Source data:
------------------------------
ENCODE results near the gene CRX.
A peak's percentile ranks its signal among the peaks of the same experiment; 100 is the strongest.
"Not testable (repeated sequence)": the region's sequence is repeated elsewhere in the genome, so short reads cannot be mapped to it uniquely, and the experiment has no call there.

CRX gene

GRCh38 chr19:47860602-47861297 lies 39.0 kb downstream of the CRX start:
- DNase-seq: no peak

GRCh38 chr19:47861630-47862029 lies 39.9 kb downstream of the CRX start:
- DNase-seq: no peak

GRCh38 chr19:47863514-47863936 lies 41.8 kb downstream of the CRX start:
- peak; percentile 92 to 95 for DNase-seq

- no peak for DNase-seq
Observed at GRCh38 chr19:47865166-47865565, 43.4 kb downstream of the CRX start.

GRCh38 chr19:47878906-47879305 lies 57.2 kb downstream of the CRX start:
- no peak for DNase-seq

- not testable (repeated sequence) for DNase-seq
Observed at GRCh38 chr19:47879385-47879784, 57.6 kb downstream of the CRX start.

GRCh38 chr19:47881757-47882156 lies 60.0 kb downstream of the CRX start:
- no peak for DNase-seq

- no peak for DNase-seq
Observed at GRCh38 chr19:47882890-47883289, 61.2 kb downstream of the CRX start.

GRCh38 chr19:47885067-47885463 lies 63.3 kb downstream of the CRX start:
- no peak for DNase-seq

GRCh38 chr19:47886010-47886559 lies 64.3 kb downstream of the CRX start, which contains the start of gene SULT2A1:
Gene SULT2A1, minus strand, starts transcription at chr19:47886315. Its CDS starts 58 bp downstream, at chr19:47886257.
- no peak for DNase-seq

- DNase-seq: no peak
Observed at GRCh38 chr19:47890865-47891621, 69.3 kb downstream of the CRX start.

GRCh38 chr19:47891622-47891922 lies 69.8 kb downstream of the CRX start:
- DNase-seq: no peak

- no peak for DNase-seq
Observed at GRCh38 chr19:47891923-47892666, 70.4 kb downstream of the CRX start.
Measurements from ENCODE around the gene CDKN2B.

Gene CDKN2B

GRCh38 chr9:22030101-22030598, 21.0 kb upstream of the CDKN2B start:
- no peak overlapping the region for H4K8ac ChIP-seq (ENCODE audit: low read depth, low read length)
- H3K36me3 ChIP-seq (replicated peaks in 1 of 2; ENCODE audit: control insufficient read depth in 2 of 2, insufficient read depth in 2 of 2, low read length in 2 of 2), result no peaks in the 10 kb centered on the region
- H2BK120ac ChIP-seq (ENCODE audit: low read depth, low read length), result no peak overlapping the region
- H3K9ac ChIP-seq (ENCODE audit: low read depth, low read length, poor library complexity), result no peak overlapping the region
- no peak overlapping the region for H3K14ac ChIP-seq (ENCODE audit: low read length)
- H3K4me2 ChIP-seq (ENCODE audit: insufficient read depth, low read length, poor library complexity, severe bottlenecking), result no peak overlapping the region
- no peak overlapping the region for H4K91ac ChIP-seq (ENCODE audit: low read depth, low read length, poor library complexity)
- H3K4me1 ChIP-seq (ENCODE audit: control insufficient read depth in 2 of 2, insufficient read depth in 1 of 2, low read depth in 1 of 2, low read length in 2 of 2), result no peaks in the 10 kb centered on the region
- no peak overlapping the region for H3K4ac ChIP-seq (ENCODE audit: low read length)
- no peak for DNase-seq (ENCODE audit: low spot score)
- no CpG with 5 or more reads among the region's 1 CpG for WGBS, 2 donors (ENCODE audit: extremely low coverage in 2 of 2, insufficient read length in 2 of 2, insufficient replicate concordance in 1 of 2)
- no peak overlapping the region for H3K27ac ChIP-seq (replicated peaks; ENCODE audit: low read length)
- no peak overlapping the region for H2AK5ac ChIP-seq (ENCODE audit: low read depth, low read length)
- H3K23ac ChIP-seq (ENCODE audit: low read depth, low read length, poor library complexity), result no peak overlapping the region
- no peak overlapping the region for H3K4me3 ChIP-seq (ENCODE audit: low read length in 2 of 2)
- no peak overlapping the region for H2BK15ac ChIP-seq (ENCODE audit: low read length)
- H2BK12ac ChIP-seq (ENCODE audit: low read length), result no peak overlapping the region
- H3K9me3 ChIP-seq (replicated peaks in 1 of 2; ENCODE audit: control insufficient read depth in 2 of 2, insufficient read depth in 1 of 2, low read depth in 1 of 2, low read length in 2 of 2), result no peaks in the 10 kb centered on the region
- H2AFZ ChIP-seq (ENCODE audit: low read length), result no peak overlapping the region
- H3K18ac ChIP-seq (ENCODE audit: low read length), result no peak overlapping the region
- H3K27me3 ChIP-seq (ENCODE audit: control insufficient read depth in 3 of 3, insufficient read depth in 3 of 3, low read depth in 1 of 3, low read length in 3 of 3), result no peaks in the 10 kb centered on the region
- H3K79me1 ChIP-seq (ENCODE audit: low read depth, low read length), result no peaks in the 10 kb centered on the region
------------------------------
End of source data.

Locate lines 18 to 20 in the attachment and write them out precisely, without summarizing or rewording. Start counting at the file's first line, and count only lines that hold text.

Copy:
- no peak for DNase-seq

- no peak for DNase-seq
Observed at GRCh38 chr19:47882890-47883289, 61.2 kb downstream of the CRX start.